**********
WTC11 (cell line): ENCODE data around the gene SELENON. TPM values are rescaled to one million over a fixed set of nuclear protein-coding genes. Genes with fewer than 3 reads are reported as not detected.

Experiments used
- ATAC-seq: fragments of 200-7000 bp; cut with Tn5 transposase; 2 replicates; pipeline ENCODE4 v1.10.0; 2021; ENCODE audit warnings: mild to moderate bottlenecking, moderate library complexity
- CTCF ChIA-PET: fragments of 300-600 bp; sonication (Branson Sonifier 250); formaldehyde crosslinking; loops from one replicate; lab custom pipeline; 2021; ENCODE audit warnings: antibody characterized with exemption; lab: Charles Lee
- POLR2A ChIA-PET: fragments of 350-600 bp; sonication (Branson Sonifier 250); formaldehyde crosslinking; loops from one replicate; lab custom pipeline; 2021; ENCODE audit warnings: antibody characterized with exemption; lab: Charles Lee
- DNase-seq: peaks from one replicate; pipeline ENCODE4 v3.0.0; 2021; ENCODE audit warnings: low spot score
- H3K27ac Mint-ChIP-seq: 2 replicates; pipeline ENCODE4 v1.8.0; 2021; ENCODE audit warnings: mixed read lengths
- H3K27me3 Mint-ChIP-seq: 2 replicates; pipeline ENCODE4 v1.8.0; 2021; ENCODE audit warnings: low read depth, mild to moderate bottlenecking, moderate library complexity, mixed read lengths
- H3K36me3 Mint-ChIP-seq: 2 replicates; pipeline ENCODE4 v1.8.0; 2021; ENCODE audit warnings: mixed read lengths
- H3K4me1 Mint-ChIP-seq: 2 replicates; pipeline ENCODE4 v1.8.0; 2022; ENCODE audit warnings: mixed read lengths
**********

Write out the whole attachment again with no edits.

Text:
WTC11 (cell line): ENCODE data around the gene SELENON. TPM values are rescaled to one million over a fixed set of nuclear protein-coding genes. Genes with fewer than 3 reads are reported as not detected.

Experiments used
- ATAC-seq: fragments of 200-7000 bp; cut with Tn5 transposase; 2 replicates; pipeline ENCODE4 v1.10.0; 2021; ENCODE audit warnings: mild to moderate bottlenecking, moderate library complexity
- CTCF ChIA-PET: fragments of 300-600 bp; sonication (Branson Sonifier 250); formaldehyde crosslinking; loops from one replicate; lab custom pipeline; 2021; ENCODE audit warnings: antibody characterized with exemption; lab: Charles Lee
- POLR2A ChIA-PET: fragments of 350-600 bp; sonication (Branson Sonifier 250); formaldehyde crosslinking; loops from one replicate; lab custom pipeline; 2021; ENCODE audit warnings: antibody characterized with exemption; lab: Charles Lee
- DNase-seq: peaks from one replicate; pipeline ENCODE4 v3.0.0; 2021; ENCODE audit warnings: low spot score
- H3K27ac Mint-ChIP-seq: 2 replicates; pipeline ENCODE4 v1.8.0; 2021; ENCODE audit warnings: mixed read lengths
- H3K27me3 Mint-ChIP-seq: 2 replicates; pipeline ENCODE4 v1.8.0; 2021; ENCODE audit warnings: low read depth, mild to moderate bottlenecking, moderate library complexity, mixed read lengths
- H3K36me3 Mint-ChIP-seq: 2 replicates; pipeline ENCODE4 v1.8.0; 2021; ENCODE audit warnings: mixed read lengths
- H3K4me1 Mint-ChIP-seq: 2 replicates; pipeline ENCODE4 v1.8.0; 2022; ENCODE audit warnings: mixed read lengths